Tenth of December George Saunders Review: This Book Will Get You Through the Winter

George Saunders’ latest collection of short stories, Tenth of December, has garnered much acclaim in the past month. The New York Times Magazine, as one notable example, featured the collection on its cover, proclaiming: “George Saunders Has Written the Best Book You’ll Read This Year.”

But the recognition, though it is well deserved, is not what makes this book a worthwhile read. Saunders’ stories are the perfect antidote for the February doldrums: they are dark yet funny, desperate yet hopeful. His characters teeter on the brink of doom but right themselves to a place of quietude. 

“Did he still want it? Did he still want to live?” Don Eber, a middle-aged man with a brain tumor, asks himself in the collection’s brilliant eponymous story.

Just minutes before, Don Eber was on the verge of committing suicide so he could have a  “clean” end to his life. He cannot allow himself to disintegrate physically and mentally, and most of all he cannot allow his family to witness his eminent decline. However, something changed Don Eber’s mind: a young boy rushed across an icy pond to deliver the jacket Eber removed so that his death by cold (it is 10 degrees outside we learn from a duck thermometer) would come more quickly; and when the boy fell in, Eber ran to his rescue.

“Yes, yes, oh, God, yes, please,” is the silent answer offered. Pulling a boy from the icy water turns out to be a mutual salvation, it seems. 

Don Eber’s change of heart is the kind of moment that appears throughout Saunders’ collection. These stories shine a bright, unflinching light on some of life’s less savory aspects: sharp-tongued parents, disappointment in middle age, childhood disenchantment, long-term illness.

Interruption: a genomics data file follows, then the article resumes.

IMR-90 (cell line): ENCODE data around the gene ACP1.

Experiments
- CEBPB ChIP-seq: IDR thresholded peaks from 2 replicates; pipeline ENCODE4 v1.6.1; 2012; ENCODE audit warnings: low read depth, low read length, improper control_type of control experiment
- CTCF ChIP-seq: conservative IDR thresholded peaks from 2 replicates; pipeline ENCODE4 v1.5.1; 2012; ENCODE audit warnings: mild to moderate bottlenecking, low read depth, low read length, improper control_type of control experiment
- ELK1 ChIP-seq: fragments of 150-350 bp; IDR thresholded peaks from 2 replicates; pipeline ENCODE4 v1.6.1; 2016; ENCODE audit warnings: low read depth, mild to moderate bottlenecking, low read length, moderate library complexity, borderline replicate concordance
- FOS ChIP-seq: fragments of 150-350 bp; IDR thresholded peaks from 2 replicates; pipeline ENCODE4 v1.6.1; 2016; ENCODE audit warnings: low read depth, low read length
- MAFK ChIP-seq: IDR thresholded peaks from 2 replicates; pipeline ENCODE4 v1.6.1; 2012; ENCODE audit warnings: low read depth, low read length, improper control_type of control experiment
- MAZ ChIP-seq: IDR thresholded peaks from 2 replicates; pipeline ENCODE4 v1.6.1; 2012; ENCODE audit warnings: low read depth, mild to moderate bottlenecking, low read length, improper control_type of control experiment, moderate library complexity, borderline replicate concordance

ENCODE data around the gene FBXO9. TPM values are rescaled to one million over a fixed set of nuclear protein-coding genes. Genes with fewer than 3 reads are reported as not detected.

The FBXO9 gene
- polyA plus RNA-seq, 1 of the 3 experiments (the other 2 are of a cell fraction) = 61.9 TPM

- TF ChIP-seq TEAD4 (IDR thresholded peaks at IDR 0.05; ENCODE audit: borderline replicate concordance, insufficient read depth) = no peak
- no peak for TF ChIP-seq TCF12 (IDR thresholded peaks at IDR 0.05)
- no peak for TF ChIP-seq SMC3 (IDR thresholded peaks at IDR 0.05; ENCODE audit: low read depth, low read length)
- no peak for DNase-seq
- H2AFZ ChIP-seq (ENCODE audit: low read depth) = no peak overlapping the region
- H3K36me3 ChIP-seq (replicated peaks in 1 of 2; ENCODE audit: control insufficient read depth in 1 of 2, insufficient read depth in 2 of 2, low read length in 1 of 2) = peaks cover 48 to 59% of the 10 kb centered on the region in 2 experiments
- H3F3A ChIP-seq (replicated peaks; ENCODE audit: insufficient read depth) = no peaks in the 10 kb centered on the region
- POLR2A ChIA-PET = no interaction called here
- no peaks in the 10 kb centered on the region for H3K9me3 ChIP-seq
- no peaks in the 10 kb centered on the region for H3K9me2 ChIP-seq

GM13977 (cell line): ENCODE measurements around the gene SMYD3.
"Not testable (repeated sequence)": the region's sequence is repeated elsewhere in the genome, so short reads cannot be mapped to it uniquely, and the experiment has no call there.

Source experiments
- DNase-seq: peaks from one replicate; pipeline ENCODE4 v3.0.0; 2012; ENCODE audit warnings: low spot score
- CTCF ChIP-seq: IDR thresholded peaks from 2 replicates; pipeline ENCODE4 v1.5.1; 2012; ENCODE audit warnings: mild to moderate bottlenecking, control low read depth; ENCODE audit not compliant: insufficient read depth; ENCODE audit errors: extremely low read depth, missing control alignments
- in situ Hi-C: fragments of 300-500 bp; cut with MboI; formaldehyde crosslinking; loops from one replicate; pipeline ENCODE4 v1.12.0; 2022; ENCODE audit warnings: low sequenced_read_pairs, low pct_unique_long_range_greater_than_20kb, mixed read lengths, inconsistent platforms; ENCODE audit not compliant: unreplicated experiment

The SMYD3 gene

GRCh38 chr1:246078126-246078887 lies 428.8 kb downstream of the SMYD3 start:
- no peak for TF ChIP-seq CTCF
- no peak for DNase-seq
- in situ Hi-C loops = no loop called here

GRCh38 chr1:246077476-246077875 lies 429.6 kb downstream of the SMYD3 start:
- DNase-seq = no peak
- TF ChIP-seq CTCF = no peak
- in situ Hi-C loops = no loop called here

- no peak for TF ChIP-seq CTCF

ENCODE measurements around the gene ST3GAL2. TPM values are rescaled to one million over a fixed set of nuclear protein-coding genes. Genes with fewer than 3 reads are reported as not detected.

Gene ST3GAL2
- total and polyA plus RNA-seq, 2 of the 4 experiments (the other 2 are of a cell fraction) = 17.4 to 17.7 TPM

Nevertheless, these stories rarely end on the dark notes on which they began – twists of fate deliver Saunders’ characters to endings of self-acceptance and modest self-satisfaction. “Victory Lap,” for example, ends on a sigh of relief: the gangly teenaged Kyle Boot finds the courage to fight off the men who wanted to kidnap 15-year-old Allison Pope, his neighbor and love interest.  

This is not to say that Saunders’ stories end on unrealistic or saccharine moments of redemption. When redemption does occur in these stories, it comes in partial form. The surly and alienating father in “Sticks,” a poignant story about a man who meticulously decorates a poll in his yard but treats his children coldly, realizes the harm he has done just before his death. Around the pole he places smaller sticks, meant to represent his children, and he hangs apology notes on the strings he runs between the sticks and pole. And yet, the grown child who narrates this story seems unaffected by his father’s display of penitence: “He painted a sign saying LOVE and hung it from the pole and another that said FORGIVE? And then he died in the hall with the radio on and we sold the house to a young couple who yanked out the pole and left it by the road on garbage day.”

But should it end any other way? No. Saunders does not seek the perfect bliss of a feel-good movie’s ending. His stories deal in the gritty imperfection of actuality. His characters are not heroes, just ordinary people like us, who try to do their best in the situations they are given.  

For more information on Tenth of December click here.

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Tara Merrigan

I'm a senior at Harvard studying the History and Literature of America, and I write about books for PolicyMic.

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